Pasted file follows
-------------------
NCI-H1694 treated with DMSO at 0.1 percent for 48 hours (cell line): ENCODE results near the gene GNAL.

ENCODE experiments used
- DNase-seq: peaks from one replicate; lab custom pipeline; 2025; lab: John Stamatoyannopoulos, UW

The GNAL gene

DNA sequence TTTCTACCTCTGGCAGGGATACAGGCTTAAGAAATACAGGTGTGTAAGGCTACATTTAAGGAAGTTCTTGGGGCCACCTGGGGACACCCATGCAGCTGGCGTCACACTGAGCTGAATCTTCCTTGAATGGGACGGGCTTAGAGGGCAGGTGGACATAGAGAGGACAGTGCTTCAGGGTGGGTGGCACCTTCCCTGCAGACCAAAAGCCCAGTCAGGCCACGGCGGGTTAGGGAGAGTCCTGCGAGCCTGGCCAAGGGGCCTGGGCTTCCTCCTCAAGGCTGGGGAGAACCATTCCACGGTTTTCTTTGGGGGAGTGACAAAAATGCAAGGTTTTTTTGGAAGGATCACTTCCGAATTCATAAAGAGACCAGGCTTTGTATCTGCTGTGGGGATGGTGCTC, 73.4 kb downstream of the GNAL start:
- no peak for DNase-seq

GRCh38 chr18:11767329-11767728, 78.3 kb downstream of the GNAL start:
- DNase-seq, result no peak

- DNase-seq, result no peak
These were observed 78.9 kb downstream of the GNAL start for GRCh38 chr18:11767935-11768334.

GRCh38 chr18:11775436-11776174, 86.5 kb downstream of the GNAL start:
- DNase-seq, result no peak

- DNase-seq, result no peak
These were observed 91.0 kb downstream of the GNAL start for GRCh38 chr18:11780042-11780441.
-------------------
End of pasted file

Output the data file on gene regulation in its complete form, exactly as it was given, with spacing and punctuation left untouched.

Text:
NCI-H1694 treated with DMSO at 0.1 percent for 48 hours (cell line): ENCODE results near the gene GNAL.

ENCODE experiments used
- DNase-seq: peaks from one replicate; lab custom pipeline; 2025; lab: John Stamatoyannopoulos, UW

The GNAL gene

DNA sequence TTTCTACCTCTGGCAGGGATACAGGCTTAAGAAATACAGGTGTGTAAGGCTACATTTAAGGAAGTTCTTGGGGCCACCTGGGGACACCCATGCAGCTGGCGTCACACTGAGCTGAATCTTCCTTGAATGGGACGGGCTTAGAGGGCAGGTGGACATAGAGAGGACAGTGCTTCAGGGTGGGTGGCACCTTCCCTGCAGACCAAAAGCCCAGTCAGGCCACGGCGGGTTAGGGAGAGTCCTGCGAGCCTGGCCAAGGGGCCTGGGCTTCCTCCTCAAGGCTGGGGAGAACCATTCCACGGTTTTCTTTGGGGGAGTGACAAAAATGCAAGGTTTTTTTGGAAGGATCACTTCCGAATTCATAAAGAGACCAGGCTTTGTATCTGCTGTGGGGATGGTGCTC, 73.4 kb downstream of the GNAL start:
- no peak for DNase-seq

GRCh38 chr18:11767329-11767728, 78.3 kb downstream of the GNAL start:
- DNase-seq, result no peak

- DNase-seq, result no peak
These were observed 78.9 kb downstream of the GNAL start for GRCh38 chr18:11767935-11768334.

GRCh38 chr18:11775436-11776174, 86.5 kb downstream of the GNAL start:
- DNase-seq, result no peak

- DNase-seq, result no peak
These were observed 91.0 kb downstream of the GNAL start for GRCh38 chr18:11780042-11780441.